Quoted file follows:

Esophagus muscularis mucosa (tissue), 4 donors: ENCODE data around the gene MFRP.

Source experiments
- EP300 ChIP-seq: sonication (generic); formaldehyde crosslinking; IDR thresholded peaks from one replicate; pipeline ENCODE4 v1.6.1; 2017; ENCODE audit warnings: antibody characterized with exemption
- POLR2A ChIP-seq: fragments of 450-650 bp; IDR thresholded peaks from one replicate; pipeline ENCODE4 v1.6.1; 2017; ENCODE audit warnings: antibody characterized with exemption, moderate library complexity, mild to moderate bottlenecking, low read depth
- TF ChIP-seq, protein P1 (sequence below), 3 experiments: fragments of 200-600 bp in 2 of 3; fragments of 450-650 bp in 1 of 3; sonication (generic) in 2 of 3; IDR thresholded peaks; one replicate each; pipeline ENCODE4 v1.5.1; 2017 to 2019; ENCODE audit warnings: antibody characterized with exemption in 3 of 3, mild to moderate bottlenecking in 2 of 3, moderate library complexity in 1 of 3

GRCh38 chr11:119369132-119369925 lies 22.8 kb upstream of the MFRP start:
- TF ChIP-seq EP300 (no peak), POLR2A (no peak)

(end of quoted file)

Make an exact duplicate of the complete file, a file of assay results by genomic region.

Esophagus muscularis mucosa (tissue), 4 donors: ENCODE data around the gene MFRP.

Source experiments
- EP300 ChIP-seq: sonication (generic); formaldehyde crosslinking; IDR thresholded peaks from one replicate; pipeline ENCODE4 v1.6.1; 2017; ENCODE audit warnings: antibody characterized with exemption
- POLR2A ChIP-seq: fragments of 450-650 bp; IDR thresholded peaks from one replicate; pipeline ENCODE4 v1.6.1; 2017; ENCODE audit warnings: antibody characterized with exemption, moderate library complexity, mild to moderate bottlenecking, low read depth
- TF ChIP-seq, protein P1 (sequence below), 3 experiments: fragments of 200-600 bp in 2 of 3; fragments of 450-650 bp in 1 of 3; sonication (generic) in 2 of 3; IDR thresholded peaks; one replicate each; pipeline ENCODE4 v1.5.1; 2017 to 2019; ENCODE audit warnings: antibody characterized with exemption in 3 of 3, mild to moderate bottlenecking in 2 of 3, moderate library complexity in 1 of 3

GRCh38 chr11:119369132-119369925 lies 22.8 kb upstream of the MFRP start:
- TF ChIP-seq EP300 (no peak), POLR2A (no peak)